Most Meaningful Books You Should Read With Your Child

Meaningful Books to Read with Your Child

Like most parents, instilling a love of reading in my child was something I set out to do at first with great enthusiasm.  I crafted the nursery with a beautiful bookshelf packed with picture book classics and read to my son nightly.  But then as he got older and could read on his own, I stopped reading to him.

Recently, I realized the sadness in this and decided to use his 10-book Summer reading challenge as an excuse to read with him again, before he’s too old to want his mom to put him to bed at night. He read most of the 10 books with his Mema, but some of the books he read with me.

The best of all for Luke was finding out on the first day of 6th grade that the longest book we read this Summer (The Mysterious Benedict Society) was the first book they would be reading in class.

This recapturing reading endeavor led me down memory lane to all of our  favorite and most meaningful books we’ve read together.  I put together a list for you of the top 22 most meaningful books to read with your child before age 12, based on our faves.

Most Meaningful Books to Read With Your Child Before Age 12

  1. The Very Hungry CaterpillarThe Very Hungry Caterpillar  Ages 2+ (underlying meaning = hope that we can grow and change into something beautiful)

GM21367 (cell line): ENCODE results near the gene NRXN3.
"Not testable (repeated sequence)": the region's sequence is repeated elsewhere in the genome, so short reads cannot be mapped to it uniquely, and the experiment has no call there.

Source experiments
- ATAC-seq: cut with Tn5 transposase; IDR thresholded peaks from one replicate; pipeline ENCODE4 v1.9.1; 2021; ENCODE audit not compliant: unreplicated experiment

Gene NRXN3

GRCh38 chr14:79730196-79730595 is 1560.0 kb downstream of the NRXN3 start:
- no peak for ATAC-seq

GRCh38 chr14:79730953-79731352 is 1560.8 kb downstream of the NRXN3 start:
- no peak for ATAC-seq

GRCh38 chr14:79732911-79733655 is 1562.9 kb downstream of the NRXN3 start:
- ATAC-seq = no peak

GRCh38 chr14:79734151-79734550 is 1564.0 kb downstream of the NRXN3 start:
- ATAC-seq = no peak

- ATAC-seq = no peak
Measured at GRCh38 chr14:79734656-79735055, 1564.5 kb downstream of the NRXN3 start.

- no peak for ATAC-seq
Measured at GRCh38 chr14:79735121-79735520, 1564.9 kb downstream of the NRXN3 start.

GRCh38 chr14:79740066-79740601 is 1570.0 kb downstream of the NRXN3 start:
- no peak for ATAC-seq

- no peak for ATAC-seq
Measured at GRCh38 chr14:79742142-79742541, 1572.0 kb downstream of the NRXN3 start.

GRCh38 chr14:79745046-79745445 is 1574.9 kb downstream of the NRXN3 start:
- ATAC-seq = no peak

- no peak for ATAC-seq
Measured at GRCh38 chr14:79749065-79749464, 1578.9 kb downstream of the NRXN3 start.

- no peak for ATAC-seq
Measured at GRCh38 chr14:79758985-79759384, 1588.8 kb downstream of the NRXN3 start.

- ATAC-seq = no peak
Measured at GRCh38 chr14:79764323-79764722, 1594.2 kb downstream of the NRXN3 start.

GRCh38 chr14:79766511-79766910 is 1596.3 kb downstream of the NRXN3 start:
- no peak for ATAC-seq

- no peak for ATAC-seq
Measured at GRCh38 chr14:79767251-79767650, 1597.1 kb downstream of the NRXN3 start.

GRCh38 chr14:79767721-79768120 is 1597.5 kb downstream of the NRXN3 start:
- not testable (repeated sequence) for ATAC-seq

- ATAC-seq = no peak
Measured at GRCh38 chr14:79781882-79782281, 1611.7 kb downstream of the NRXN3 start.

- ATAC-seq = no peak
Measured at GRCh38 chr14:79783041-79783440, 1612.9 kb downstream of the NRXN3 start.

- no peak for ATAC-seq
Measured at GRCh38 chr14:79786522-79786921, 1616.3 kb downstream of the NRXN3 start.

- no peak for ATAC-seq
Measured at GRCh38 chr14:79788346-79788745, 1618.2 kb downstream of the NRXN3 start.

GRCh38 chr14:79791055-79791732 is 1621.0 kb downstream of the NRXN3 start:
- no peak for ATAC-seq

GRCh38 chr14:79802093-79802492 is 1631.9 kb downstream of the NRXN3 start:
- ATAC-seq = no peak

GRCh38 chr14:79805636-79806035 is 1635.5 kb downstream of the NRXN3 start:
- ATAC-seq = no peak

2. Where The Wild Things AreWhere the Wild Things Are    Ages 2+ (underlying meaning = there is power in imagination)
  3. The LoraxThe Lorax Ages 6+ (underlying meaning = environmental responsibility)
  4. The Giving TreeThe Giving Tree 2+ (underlying meaning = divine love)
  5. Oh the places you'll goOh the Places You’ll Go! Ages 6+ (underlying meaning = the world is worth exploring)
  6. Morris the MooseMorris the Moose Ages 4+ (underlying meaning = we are unique)
  7. Hugless DouglasHugless Douglas Ages 4+ (underlying meaning = nothing satisfies like the love of a mother)
  8. Marcel the ShellMarcel the Shell with Shoes On Ages 5+ (underlying meaning = take joy in the little things in life)
  9. Mercy WatsonMercy Watson Series Ages 5+ (underlying meaning= unconditional love)
  10. NarniaThe Chronicles of Narnia Ages 6+ (underlying meaning = the world is broken but Christ is the Savior)